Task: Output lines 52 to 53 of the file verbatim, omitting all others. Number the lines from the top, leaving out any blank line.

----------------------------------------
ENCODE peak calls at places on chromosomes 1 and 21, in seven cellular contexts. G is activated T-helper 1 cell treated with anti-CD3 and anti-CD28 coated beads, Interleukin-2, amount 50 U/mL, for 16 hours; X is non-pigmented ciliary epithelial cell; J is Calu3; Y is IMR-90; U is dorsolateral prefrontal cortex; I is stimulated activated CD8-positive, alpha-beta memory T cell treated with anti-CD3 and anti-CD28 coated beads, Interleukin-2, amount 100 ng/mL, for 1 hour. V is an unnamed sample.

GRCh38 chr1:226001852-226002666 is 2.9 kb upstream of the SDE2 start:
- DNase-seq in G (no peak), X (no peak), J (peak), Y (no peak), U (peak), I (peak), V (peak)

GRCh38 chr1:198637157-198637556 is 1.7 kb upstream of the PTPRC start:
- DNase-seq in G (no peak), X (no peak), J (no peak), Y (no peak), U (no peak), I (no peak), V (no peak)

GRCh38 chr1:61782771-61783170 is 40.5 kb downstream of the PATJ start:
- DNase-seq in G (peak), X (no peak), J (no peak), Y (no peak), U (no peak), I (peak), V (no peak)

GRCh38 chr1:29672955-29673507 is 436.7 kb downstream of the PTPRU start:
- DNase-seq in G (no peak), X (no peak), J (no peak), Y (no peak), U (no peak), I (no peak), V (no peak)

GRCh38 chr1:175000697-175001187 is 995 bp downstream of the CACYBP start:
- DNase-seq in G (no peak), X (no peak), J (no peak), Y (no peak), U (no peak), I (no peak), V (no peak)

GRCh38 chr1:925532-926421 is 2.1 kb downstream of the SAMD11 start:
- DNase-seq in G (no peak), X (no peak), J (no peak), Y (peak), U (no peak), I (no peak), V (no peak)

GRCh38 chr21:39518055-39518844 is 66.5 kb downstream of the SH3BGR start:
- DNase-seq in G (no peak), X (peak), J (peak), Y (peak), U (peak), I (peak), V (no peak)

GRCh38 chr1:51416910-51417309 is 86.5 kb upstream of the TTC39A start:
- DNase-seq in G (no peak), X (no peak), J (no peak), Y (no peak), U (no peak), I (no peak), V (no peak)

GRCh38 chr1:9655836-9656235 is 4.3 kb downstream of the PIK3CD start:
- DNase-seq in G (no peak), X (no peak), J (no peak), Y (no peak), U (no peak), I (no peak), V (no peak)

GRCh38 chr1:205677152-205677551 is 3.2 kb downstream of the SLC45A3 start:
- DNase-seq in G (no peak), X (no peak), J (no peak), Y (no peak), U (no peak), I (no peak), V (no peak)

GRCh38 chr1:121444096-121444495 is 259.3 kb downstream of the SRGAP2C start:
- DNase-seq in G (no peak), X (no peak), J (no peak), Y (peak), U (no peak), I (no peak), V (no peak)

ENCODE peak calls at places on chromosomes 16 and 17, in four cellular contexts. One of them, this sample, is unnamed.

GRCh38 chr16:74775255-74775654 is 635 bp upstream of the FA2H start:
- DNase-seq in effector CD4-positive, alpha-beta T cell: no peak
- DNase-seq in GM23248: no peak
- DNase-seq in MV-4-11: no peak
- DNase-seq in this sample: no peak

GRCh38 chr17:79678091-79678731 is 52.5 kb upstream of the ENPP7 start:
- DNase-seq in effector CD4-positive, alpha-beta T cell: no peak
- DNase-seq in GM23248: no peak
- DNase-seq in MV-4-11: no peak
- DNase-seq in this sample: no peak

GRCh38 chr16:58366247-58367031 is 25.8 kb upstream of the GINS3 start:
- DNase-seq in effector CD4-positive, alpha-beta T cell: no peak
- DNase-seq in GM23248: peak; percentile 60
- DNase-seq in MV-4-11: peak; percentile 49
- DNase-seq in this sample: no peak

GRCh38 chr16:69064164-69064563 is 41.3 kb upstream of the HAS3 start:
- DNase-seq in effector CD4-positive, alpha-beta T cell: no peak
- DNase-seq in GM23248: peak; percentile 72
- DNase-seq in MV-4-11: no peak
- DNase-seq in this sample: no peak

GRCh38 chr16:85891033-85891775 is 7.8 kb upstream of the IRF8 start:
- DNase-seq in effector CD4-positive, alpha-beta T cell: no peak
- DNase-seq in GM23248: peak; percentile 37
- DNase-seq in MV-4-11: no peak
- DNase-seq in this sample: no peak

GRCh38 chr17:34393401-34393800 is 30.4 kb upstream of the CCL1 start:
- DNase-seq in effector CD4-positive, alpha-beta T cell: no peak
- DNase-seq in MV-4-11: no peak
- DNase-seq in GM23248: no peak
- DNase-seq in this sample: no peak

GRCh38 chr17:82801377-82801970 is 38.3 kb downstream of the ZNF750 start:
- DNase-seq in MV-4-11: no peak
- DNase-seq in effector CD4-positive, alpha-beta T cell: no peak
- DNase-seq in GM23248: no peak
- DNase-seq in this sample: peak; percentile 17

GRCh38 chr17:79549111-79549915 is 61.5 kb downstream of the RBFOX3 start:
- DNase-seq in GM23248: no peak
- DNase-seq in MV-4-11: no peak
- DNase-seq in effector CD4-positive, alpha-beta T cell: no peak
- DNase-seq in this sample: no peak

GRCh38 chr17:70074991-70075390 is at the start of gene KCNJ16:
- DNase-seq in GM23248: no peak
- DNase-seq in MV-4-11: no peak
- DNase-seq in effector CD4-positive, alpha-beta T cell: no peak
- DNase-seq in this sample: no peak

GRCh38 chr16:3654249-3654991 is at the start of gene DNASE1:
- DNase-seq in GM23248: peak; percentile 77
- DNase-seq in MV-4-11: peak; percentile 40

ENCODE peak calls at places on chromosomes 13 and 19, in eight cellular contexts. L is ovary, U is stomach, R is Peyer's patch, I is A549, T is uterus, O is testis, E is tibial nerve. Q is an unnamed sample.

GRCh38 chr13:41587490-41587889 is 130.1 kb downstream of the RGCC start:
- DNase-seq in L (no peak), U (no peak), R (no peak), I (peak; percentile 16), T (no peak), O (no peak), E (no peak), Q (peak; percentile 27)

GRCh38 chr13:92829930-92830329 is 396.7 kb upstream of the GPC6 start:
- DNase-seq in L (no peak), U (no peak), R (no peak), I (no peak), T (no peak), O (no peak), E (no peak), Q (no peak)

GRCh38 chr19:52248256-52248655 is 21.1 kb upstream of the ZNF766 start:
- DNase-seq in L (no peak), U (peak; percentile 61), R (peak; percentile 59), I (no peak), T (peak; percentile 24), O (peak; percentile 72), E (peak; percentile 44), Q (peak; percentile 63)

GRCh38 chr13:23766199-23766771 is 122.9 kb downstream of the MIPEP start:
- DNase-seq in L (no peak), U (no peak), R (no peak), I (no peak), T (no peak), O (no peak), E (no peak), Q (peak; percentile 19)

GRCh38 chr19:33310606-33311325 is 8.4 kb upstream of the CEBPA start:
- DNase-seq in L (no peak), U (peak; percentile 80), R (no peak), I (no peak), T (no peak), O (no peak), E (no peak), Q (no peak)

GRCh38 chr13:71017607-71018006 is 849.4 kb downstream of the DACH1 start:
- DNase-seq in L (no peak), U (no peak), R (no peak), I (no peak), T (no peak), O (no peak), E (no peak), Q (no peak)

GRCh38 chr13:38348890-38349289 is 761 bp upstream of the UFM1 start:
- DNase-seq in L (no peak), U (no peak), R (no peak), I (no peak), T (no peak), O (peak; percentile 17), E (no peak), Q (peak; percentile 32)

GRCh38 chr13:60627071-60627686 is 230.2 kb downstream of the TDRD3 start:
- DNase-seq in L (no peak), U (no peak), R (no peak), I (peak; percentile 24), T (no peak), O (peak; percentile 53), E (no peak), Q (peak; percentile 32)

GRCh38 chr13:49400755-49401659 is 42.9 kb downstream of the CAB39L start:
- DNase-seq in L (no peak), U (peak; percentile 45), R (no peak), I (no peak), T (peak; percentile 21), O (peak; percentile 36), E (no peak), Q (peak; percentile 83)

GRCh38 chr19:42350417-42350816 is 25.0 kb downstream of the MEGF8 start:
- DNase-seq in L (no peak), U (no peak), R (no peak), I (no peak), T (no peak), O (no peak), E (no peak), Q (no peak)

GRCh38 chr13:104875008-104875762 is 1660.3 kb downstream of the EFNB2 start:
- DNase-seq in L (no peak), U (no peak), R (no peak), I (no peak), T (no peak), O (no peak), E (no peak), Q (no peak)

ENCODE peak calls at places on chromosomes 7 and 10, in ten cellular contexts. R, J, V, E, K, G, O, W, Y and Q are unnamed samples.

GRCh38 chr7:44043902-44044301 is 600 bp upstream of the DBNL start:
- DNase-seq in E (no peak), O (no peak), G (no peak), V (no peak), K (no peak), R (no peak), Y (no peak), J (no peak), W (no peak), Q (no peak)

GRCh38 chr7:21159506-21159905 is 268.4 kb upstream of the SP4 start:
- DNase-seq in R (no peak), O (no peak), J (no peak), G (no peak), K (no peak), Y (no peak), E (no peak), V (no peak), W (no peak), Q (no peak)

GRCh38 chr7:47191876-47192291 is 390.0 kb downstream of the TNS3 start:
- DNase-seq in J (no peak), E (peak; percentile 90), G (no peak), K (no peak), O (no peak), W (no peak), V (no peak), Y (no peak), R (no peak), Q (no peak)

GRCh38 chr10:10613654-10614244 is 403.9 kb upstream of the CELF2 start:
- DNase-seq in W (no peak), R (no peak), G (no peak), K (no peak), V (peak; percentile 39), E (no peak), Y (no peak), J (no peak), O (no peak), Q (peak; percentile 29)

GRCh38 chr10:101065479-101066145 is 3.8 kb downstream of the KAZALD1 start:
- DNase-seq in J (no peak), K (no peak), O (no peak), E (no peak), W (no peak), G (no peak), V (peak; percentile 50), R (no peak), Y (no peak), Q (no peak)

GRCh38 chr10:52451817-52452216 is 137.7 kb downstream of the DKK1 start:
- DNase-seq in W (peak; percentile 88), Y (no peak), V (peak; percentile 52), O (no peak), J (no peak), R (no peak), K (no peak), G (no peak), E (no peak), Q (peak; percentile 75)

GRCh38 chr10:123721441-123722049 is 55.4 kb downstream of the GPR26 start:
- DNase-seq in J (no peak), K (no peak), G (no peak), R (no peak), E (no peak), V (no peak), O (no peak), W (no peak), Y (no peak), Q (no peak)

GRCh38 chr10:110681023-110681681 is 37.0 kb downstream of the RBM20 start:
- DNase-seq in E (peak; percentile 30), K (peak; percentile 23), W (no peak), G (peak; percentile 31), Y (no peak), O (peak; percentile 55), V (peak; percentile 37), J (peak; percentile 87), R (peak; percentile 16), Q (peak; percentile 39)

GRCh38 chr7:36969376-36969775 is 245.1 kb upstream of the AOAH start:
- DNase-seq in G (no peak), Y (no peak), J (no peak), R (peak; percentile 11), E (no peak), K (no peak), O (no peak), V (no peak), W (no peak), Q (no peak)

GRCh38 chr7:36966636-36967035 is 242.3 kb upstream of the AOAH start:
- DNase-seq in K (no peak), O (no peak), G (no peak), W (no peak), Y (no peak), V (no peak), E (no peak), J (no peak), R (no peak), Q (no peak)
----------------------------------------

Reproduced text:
- DNase-seq in MV-4-11: no peak
- DNase-seq in GM23248: no peak